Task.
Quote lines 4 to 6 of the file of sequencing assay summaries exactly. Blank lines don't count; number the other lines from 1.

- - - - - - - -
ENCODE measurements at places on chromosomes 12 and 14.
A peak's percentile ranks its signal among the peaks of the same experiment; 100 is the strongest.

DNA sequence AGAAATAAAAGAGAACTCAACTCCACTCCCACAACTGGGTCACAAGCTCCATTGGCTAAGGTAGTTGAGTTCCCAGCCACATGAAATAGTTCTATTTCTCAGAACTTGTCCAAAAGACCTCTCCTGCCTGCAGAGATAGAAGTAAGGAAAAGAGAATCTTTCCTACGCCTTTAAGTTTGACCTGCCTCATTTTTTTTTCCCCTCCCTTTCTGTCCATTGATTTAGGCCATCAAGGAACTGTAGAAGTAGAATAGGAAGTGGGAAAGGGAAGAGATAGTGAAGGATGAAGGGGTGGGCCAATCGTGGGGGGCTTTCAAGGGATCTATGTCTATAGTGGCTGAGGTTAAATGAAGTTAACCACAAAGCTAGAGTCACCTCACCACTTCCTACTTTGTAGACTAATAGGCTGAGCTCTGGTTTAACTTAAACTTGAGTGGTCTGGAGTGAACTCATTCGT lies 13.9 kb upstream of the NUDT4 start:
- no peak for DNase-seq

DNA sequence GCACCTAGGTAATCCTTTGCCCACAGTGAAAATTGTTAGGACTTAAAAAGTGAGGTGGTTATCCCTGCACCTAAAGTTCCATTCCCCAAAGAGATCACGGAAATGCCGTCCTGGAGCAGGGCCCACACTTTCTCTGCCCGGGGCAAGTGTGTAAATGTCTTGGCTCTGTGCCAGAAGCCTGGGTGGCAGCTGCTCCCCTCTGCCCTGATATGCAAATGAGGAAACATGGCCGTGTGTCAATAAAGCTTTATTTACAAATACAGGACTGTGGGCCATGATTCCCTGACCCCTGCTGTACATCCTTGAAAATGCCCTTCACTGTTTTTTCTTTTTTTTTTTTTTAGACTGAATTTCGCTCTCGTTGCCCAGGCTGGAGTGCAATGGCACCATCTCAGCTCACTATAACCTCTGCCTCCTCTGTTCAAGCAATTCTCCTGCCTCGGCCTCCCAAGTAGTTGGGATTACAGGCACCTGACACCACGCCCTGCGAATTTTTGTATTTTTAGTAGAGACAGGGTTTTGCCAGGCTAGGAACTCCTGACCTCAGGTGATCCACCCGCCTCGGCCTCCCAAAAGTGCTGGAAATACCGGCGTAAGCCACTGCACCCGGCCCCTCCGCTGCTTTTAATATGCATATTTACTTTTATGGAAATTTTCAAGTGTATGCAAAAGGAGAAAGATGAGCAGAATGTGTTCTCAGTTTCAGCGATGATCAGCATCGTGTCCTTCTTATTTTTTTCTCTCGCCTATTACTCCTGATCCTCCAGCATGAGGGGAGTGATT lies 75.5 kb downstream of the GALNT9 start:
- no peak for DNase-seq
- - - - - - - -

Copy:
- no peak for DNase-seq

DNA sequence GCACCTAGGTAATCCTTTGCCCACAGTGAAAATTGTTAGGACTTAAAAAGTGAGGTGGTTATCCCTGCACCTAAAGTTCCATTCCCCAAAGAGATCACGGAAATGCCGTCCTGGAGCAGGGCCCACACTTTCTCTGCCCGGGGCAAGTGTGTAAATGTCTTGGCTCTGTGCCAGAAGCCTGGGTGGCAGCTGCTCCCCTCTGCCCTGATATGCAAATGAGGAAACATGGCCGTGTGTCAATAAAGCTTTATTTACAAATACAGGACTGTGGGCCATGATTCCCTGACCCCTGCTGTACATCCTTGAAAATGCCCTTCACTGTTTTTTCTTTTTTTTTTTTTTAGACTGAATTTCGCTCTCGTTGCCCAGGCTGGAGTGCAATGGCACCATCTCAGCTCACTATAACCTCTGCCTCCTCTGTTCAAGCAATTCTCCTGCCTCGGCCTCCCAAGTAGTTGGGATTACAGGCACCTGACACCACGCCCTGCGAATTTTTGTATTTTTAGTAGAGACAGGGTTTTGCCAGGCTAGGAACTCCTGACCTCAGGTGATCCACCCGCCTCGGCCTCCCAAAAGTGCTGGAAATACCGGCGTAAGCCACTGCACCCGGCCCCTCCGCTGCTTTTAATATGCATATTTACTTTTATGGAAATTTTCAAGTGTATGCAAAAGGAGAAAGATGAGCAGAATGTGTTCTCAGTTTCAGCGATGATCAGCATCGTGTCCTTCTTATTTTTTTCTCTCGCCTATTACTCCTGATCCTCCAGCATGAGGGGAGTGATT lies 75.5 kb downstream of the GALNT9 start:
- no peak for DNase-seq